In my travels, I have found a few sites that while not limited to a specific industry or sector are useful to all business owners. My feeling is that our clients, like most people, want advice that is easy to read and understand. There are many, many sites offering advice but these are a few you may want to check out.

http://www.psychotactics.com/psycho.htm PsychoTactics: Unlocking the mystery of business brain
Interesting articles on what makes us tick…and shop. Some good things for business owners to think about to help understand their customers.

http://www.knowthis.com/ KnowThis: Knowledge source for marketing
A good site for overview articles on marketing and marketing research. A bit more sober than others I've seen but quite good.

http://www.lapidaryjournal.com/touchstone/may03ts.cfm Lapidary Journal /Touchstone
This is a site aimed at jewelers but has articles that would be quite useful to any business owner. Most articles don't overtly mention the industry but talk about techniques and venues generally.

http://www.doctorebiz.com/05/020508a.htm Web Marketing Today Free Weekly
Practical advice for the web. Occasionally I throw in articles about specific issues or might just copy the first page to remind people what kind of coverage is available. I imagine when clients start to establish a web presence, they need to think about a new set of issues they may not be familiar with.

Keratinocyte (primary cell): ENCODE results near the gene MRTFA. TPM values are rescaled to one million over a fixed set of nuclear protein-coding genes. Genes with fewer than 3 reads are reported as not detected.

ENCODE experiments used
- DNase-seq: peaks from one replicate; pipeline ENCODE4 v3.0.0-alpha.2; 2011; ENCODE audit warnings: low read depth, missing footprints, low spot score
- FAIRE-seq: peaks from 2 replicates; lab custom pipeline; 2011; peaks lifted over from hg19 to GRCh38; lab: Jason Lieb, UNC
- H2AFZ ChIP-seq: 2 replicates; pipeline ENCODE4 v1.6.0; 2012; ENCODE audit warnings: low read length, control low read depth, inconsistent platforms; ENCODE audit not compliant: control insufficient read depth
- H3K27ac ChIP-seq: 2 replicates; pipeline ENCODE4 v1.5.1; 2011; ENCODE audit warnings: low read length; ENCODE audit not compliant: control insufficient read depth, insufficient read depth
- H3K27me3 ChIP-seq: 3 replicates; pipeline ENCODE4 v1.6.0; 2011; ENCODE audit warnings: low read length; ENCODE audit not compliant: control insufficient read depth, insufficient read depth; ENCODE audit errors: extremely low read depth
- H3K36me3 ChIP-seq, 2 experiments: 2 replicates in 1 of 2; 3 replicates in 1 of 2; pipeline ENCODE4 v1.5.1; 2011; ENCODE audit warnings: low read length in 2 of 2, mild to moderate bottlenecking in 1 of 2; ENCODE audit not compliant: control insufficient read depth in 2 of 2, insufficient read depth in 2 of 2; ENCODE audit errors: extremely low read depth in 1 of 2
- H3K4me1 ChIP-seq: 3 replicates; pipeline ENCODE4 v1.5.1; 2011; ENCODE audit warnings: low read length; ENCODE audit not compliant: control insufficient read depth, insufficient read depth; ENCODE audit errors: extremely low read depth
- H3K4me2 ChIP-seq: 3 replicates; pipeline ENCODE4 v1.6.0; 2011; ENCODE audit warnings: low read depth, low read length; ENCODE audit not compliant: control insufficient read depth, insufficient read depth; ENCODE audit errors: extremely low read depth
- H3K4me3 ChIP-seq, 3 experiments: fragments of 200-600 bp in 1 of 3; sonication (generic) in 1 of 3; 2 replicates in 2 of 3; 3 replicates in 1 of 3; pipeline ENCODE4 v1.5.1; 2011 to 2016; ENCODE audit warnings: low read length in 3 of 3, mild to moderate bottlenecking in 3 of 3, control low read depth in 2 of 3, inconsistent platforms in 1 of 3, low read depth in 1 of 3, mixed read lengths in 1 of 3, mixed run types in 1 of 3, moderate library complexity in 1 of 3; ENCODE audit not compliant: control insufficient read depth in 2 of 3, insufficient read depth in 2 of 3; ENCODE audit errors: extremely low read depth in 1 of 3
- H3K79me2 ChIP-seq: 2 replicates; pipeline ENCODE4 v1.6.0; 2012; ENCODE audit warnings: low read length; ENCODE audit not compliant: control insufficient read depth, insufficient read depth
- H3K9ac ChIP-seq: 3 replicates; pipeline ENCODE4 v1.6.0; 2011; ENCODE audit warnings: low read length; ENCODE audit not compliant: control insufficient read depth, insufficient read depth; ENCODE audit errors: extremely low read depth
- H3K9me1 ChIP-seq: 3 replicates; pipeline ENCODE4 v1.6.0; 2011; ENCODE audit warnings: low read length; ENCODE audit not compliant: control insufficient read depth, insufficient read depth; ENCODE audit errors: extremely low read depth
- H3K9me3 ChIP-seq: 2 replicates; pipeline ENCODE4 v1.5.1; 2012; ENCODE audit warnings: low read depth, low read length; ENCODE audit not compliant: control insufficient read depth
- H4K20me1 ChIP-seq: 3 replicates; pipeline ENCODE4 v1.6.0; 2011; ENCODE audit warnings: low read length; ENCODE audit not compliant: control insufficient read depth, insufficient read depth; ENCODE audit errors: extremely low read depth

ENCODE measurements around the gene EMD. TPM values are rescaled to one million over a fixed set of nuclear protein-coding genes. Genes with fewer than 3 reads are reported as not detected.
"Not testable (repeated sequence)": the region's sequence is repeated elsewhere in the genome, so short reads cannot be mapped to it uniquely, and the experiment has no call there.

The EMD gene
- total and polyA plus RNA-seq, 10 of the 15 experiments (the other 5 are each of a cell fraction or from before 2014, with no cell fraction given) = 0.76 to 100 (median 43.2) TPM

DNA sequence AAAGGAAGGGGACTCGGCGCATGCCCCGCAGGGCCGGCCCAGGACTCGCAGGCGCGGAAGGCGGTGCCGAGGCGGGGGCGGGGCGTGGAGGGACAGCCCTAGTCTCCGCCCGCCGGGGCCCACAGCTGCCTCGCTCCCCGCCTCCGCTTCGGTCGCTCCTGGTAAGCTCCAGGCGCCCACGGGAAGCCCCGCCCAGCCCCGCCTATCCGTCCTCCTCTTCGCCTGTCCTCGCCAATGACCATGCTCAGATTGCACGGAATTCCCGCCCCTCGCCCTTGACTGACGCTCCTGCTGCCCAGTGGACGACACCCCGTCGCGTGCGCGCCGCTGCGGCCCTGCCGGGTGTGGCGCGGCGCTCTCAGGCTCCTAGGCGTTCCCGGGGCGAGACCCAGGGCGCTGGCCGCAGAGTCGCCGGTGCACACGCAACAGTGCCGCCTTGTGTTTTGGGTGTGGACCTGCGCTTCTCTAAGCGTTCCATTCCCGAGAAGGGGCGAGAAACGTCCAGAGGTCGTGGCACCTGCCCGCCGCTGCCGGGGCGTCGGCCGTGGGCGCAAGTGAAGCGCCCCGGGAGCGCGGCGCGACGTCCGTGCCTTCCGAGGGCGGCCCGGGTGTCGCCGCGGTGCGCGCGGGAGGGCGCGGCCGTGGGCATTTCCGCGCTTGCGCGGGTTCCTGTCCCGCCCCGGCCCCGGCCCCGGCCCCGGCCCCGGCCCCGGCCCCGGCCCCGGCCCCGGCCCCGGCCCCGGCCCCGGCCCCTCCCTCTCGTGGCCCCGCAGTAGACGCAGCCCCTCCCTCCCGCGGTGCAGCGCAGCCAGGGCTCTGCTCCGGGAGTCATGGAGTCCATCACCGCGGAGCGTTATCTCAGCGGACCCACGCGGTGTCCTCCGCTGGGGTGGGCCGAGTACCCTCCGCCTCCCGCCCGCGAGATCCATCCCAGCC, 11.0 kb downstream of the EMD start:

Tuesday, May 24, 2005

Geo within Geo

As the Research Network's representative to the State Data Center, I often receive helpful hints at their meetings and on the SDC listserv. This particular hint saved me a LOT of labor:

When looking for information on the American FactFinder section of the Census page, you may have need to find all of a smaller geography within a larger geography, such as all the cities in Westchester County. For many tables in the Decennial Census and the American Community Survey, such as Detailed Tables, Custom Tables, and Quick Tables, click on the Geo within Geo tab. In this example, select all the places in Westchester County. You'll get a list of CDPs (Census Designated Places), villages, and cities, all very clearly marked, and you will be able to create the data you want. Unfortunately, the Census page does not designate places by county, so this tool will keep you from pulling out a map of Westchester County, and trying to figure out which places are cities, like I did before discovering this much easier method.

If you'd like me to walk you through a demonstration, call me at X 137.

Blogging with the RN

We were taught to share when we were kids. We were taught to do research when adults. The Research Network does the latter every day, uncovering useful bits of information and sending it to a specific advisor for a specific client. However, what's good for someone in, say, Jamestown ought to be good for someone in Plattsburgh, or Farmingdale, or at any of our centers. Recognizing this, the Research Network has created this blog as a way to inform the New York SBDC community on the kinds of things we encounter every day: interesting books, useful Web sites, articles we come across . . . anything that INFORMS. Come back often - if you can't visit every day, the postings will be archived by subject for future reference. Also, feel free to respond to a posting - there's a lot we can learn from you, too. There'll be a new posting every Monday through Thursday! Be well, and don't forget to share.